Follow the Story!

We have all heard of the Unreliable Narrator, in such books as The Murder of Roger Ackroyd by Agatha Christie or Lolita by Vladimir Nabokov.  Indeed, Nabokov seems to specialise in unreliable narrators.  


Humbert Humbert in Lolita is so obviously unreliable that we complicitly become unreliable readers.  We twist our credulity into such Klein bottles of nigh impossible dimensions that our final question to ourselves is, "Did I just really believe all this?"


In Bend Sinister, the very darkest of novels, Nabokov, a few pages from the end, actually intrudes as the author to apologise for narrating the terrible events which befall his main character, before sending him into the blessed relief of madness.  Whither the reader?


Charles Kinbote in Nabokov's Pale Fire is so unbelievable as 'narrator' as to defy description.  Pale Fire, as a novel, itself utterly and absolutely defies description.  Is it even a novel?  Susan Sontag thought so, and that's good enough for me.  If you have not read it, please put it on your list of Things Which Must Be Done.  Forget the ironing and the dusting.  This is infinitely more important.


Another category of unreliability is the Unreliable Author.  That means YOU when you don't do your research or know your facts.  The only exception is if you engage the services of an Unreliable Narrator.  This can occur in dialogue.  Nothing on Earth prevents a character in your novel or story from uttering the most ludicrous of false information.  Even reported dialogue is fair territory.  "John told me that his father's ashes are buried in that Gaudì church in Barcelona."  In your plot, John's father is not even dead (yet), but if Caroline wants to tell her friend that John said that, or that France left the EU, or any other nonsense, that's no problem.  That's the character speaking.  And anything in dialogue must be accepted as internally true.  It IS true that the character said it.


A few years ago, I read a novel in which the narrator mentioned the stone lions in Trafalgar Square in London.  But the lions are not stone.  They are cast bronze, made from cannons captured at the Battle of Trafalgar.  The narrator was not meant to be unreliable.  Yes, it is a small error in detail, but it should have been spotted by a good sub-editor and at least queried.  Likewise, any suspected error should be researched before getting to the reader, unless the error is intentional.  In a final version, all errors become part of the authorised message or text, which must be accepted as is.  Writing is a contract between author and reader, with the publisher acting as negotiating agent.  Check the details like you would a divorce settlement.  


In this same book, mention was made of a house address, the street coordinates appearing on page xx of the London A-Z street atlas.  I knew the area well and wanted to look it up in the context of my own experience.  Hmm.  It wasn't on page xx, but on page yx of my A-Z.  The answer was simple, but I was lucky to be able to solve the problem.  I checked the publication dates of the novel and of my A-Z.  The novel was written earlier.  Aha!  So, I checked an earlier edition in my A-Z collection, and there it was, on page xx, just as the author had found it at the time he wrote the book.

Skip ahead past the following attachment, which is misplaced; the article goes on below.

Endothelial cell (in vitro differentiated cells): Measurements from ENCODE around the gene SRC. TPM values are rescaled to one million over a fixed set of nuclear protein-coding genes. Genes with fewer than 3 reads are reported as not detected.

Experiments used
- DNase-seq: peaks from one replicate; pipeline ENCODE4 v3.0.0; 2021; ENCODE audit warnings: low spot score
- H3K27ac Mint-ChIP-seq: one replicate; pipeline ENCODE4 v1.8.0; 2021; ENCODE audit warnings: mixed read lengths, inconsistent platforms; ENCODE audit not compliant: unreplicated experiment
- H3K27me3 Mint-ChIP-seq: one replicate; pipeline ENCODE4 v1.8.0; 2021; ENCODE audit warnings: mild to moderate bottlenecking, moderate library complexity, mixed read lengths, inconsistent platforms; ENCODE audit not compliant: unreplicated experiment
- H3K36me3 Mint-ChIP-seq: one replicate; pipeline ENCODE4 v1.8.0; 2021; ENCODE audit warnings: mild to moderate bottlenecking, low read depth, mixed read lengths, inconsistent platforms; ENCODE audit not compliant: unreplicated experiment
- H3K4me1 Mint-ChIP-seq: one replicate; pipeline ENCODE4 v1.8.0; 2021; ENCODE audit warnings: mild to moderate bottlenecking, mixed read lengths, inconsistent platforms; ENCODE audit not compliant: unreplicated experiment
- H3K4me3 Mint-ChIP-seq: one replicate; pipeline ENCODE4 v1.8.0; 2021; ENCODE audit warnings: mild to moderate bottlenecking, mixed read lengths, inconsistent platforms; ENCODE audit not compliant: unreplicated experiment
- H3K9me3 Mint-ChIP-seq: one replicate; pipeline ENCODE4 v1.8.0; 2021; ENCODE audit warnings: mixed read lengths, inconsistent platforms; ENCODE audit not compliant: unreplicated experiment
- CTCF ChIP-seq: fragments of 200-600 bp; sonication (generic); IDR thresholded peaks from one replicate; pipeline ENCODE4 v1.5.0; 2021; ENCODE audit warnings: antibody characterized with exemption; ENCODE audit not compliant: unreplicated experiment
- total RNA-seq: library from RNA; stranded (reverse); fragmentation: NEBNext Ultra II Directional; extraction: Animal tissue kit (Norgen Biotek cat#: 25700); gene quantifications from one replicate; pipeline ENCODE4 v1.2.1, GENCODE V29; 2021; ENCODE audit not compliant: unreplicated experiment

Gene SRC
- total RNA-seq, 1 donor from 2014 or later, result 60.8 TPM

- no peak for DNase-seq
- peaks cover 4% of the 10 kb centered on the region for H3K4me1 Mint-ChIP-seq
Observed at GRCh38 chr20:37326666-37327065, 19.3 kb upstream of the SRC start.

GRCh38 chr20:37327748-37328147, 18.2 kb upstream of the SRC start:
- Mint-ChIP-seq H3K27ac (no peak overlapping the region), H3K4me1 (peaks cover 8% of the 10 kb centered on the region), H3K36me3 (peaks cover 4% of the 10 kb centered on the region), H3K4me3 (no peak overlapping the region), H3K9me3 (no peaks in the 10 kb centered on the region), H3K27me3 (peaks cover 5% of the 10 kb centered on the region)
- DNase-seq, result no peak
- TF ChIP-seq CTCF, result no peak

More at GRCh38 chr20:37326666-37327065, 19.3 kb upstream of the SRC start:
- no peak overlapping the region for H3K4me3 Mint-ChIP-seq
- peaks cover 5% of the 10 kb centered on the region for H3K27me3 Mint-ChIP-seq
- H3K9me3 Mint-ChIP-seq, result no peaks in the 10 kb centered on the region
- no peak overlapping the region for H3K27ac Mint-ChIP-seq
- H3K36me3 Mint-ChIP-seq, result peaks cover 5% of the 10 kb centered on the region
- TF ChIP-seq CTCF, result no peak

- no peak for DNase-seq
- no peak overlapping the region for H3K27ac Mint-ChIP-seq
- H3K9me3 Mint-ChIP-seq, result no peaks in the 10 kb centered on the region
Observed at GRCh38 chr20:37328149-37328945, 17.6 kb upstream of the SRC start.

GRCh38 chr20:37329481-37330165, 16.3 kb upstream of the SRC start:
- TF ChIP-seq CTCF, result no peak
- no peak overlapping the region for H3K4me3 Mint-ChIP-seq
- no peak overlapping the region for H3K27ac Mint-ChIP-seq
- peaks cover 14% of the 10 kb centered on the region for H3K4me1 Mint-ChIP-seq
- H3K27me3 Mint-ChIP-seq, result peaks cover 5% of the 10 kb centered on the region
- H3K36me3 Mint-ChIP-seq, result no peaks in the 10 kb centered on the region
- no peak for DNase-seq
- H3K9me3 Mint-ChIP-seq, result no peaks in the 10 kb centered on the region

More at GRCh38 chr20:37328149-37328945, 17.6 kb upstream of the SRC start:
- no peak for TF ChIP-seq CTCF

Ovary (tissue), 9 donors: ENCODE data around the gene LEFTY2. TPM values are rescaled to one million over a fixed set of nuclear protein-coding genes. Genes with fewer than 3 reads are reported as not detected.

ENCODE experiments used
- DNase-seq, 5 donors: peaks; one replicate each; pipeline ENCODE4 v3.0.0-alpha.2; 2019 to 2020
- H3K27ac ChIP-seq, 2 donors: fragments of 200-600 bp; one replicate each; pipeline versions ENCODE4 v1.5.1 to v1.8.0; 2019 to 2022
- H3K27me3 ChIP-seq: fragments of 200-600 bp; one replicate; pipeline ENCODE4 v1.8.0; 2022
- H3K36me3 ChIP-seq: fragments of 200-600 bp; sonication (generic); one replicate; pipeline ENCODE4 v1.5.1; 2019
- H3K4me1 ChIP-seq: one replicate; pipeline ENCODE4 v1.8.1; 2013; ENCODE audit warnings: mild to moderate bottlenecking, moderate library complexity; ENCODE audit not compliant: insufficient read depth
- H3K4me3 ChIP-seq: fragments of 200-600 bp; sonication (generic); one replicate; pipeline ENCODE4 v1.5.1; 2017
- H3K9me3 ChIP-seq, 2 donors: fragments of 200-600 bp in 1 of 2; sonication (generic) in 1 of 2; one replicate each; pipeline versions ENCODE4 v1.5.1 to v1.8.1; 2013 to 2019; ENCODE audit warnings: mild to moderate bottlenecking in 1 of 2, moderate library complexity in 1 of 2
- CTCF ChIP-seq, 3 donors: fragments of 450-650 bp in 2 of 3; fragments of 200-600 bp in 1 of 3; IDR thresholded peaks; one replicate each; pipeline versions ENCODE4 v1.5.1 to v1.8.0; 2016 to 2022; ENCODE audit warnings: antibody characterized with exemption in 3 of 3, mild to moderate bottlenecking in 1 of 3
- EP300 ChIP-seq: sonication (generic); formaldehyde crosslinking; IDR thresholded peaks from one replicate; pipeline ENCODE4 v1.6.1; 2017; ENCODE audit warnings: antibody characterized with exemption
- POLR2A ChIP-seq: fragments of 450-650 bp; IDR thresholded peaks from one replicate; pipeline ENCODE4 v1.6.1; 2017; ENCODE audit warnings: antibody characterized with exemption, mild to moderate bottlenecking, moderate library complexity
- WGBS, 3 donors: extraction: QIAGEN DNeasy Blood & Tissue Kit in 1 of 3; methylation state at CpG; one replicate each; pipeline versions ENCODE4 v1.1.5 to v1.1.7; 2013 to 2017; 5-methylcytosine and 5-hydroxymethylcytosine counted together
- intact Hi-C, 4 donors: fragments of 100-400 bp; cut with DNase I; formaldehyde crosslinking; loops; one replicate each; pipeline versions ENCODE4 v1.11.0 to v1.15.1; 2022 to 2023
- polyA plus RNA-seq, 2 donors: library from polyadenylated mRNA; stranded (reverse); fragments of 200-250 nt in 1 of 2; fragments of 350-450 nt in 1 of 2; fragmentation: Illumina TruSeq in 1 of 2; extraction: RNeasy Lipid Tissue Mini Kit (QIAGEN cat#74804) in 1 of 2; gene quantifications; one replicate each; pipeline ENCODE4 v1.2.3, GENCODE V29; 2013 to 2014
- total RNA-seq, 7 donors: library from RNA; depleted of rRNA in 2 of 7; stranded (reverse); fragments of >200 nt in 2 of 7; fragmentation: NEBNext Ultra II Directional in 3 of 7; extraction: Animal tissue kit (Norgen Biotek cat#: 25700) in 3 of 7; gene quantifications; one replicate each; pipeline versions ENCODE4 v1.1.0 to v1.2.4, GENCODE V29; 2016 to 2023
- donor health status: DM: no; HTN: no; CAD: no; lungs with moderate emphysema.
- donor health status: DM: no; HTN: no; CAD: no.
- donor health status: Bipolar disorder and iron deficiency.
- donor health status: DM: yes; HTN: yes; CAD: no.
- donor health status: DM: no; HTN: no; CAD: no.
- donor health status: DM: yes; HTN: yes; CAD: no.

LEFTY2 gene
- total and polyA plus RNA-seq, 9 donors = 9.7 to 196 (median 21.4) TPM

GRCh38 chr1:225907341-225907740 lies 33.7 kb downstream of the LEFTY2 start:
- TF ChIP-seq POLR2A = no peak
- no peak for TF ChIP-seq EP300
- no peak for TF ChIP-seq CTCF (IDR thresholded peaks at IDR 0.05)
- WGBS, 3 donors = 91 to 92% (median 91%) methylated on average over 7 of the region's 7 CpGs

[If you're wondering when I start name-dropping (or carpet-bombing), here's your answer.]



COPENHAGEN CALLING


"Let me just pop back to the kitchen for a chat with the chef."


That was what led to a thirty-minute conversation I had with Christine Jorgensen, the 'notorious' transsexual of my generation.  She was writing a Scandinavian cookbook (perpetually, it turned out) and enjoyed talking with restaurant and hotel cooks.  


She was on a lecture tour of American university campuses, and she had an hour or two before she needed to get ready.  If she wasn't eating her meals early, she said, she was eating them late.  "But cook it a good half hour ahead of time.  I love hot food cooled down and cold food warmed up.  Room temperature is the objective," I recall her saying.


We spoke of her tour.  I told her I'd not be able to hear her deliver her talk, so she covered what she thought I'd like to hear.  I don't know how she knew, but she was spot-on in her comments to me.  This was in the early-mid 1970s, and students those days were glad to be challenged by the new and the exciting.  Edward Teller was another speaker I cooked for, but our orbits did not intersect.  


Christine Jorgensen would have been de-platformed these days, to ensure she didn't spread her own experiences, which would contradict today's orthodoxy.  We spoke of George, her persona before the operations.  "We were never different people.  I'm still the same person George was.  You cannot change a person on the inside by changing the outside."


She mentioned her sister.  "We get along better now as sisters than we did as brother and sister.  My parents and I get along better now, as well."


Back to food – well, we never got back to food, except for preparing her early dinner.  As I recall, she wanted a sirloin beef steak grilled medium rare, then cooled, of course.  She probably had a salad with that and some rice.  She did say she liked the way rice cools down so fast.  Pasta was still relatively niche in those days in Mid-Western America.